Friday, November 9, 2007


If one buys the idea of Christ founding a Church and that Church is the 2000-year-old Catholic Church, one must also buy the idea of being part of the Body of Christ. Far from a mere symbolic statement, Catholics believe that corporately we become the Body of Christ with Christ Himself as the head. Therefore it is entirely impossible to step outside of the body and remain a member of it. Just like the foot may not say, “Look at that hand playing cards! I am not part of that body,” a person cannot say, “Look at (the Vatican, the bishops, those Catholics, whatever), that is not MY Catholic Church. I am certainly not a part of that.”

We cannot be a member of the parts we like and not the parts we do not like. The unity of the body demands otherwise. “If one part suffers, all the parts suffer with it; if one part is honored, all the parts share its joy.” (1 Cor. 12;26) We do not get to enjoy the agreeable parts and disassociate ourselves in the more difficult.

Too often some men and women of faith treat issues of belief as late night radio talk shows treat sports and politics, criticizing and demonizing anyone who does not agree with their particular way of thinking. Matters of faith (and this post is limited to matters of faith and morals as taught by the Church and not an individual's actions) are not so negotiable for the Catholic. There is revelation of truth with which we must contend. Teachings are not “teaching of the Vatican” but our teachings (Thanks Mrs. T) for they are in keeping with Scripture and Tradition. And unlike politics and sports, matters of faith have been given Divine assurances. Christ promised that the gates of hell shall not prevail against the Church. If the Church does fail, we have more to concern ourselves for then Christ’s entire message is put into doubt. (Therefore, the Catholic who believes that the Church has seriously erred in official teaching on faith and morals has, in the realm of ideas anyway, done away with the Church.)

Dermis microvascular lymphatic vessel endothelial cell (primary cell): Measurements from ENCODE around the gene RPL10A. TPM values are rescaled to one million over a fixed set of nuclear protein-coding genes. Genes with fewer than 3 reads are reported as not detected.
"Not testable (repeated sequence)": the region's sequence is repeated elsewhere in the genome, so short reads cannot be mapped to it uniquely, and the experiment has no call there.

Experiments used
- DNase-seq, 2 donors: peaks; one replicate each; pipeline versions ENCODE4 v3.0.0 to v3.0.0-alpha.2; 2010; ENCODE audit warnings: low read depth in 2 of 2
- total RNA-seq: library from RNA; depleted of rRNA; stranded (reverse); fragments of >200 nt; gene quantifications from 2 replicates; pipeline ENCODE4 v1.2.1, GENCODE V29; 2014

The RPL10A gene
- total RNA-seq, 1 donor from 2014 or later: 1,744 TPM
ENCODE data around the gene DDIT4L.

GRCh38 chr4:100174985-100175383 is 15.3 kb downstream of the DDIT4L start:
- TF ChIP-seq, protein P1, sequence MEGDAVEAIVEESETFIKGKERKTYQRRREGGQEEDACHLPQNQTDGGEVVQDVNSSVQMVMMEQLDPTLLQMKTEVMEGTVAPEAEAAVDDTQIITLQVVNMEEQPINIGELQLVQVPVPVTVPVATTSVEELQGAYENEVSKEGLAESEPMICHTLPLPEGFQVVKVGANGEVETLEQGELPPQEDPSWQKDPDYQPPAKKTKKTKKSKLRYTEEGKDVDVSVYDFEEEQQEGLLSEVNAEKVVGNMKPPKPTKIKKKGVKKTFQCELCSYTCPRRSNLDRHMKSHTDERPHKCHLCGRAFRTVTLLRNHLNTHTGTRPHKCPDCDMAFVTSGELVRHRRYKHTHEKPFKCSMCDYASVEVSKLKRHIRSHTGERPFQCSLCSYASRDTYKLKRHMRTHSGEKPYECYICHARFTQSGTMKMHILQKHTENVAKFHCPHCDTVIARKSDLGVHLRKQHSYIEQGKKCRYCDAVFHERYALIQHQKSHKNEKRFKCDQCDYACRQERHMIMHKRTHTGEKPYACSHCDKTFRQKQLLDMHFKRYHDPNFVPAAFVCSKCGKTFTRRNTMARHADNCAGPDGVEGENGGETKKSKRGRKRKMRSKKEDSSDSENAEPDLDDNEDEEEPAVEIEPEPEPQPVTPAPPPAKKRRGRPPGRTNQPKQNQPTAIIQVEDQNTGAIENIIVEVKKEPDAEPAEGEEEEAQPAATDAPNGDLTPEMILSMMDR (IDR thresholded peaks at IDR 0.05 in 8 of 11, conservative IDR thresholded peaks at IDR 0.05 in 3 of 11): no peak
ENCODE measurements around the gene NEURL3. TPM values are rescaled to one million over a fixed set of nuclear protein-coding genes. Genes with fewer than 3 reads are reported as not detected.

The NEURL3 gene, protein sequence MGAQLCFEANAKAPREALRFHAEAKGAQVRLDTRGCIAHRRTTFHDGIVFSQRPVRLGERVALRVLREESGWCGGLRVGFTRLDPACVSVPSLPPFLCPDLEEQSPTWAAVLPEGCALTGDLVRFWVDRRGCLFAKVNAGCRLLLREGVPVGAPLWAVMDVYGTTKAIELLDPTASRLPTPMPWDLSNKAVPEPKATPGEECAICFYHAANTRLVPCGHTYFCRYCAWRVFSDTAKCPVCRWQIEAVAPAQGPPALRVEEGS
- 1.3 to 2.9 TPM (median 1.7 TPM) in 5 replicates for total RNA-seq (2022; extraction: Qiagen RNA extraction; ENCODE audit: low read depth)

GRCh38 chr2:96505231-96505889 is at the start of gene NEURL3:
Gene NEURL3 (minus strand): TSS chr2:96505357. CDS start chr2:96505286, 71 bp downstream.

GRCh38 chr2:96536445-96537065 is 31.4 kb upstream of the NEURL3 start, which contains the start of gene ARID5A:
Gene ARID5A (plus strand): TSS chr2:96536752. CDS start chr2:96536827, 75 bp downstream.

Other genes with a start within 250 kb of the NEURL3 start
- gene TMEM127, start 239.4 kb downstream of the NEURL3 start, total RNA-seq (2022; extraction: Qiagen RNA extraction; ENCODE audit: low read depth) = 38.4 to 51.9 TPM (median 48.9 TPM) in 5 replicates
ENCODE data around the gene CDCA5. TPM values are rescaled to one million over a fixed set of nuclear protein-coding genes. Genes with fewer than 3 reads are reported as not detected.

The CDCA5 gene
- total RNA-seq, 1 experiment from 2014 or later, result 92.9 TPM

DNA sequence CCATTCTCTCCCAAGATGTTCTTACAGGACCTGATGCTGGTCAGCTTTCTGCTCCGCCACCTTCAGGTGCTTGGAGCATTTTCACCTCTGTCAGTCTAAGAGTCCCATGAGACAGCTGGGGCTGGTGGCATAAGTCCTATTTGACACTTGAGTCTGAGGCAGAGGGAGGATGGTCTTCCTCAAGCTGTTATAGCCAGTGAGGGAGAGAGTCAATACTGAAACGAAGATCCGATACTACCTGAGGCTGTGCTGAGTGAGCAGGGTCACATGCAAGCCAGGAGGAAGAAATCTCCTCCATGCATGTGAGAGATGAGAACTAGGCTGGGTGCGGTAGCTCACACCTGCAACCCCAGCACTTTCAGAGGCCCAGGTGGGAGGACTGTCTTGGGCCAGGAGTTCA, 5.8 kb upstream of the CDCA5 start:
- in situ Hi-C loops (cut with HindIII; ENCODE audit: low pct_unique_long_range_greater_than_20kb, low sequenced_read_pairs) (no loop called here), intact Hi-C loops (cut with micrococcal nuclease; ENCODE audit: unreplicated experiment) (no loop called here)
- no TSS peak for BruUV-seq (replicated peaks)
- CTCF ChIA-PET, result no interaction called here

Does this mean that Catholics are then to shut off their brains and simply obey? Far from it. In fact, the situation is quite the opposite. If one knows truth, it is a force with which one must deal and rectify with the dealings in the world and that requires great action and thought. If one knows the law of physics, one is not stupid or manipulated if one adjusts his teachings, actions, and beliefs to conform to the truth of physics. As a matter of fact we might think them a bit odd not to conform in this way. Likewise if the man or woman of faith knows a matter of faith and morals to be true, they use their freedom and their intelligence to correctly live that truth in the world.

Of course, there may be qualms about how a particular truth is being put into action, but that does not deny the validity of the truth nor does it give one permission to step away from the unity and relationship established by Christ.

If I were all powerful (and I am not) the Church would look much different than it does today (and I think many people would be shocked) but it is not about me or my personal desires, it is about being members of the Body of Christ in the Church He founded. Everything else is a sign that a person of faith is holding on to something inferior far too tightly.


Adrienne said...

Amen and hallelujah!!

Anonymous said...

Yes, amen. Having read the 133 comments that followed a report about Conan O'Brien's alleged stalker (and isn't it funny that there are only 13 comments at most to any report of a priest doing good, such as when one opens a home for unwed pregnant, or gives his own life in place of another prisoner's, etc.), one sees what people will cling to/do away with when one individual in the church errs or ails. To me, this is an even greater crime than stalking; it is theft of peace and hope for little ones. But some of these are already calling for the guy to be jailed and the key thrown away. One can only hope the worst comments were from grammar school kids. Cripe, it was painful enough to find out that Conan is allegedly Catholic.

frival said...

Excellent post, Father. That is a line of thought that is not understood by entirely too many people. Just because the Church says something does not make it so - the Church says something because it is so. There are many who have that truth upside down.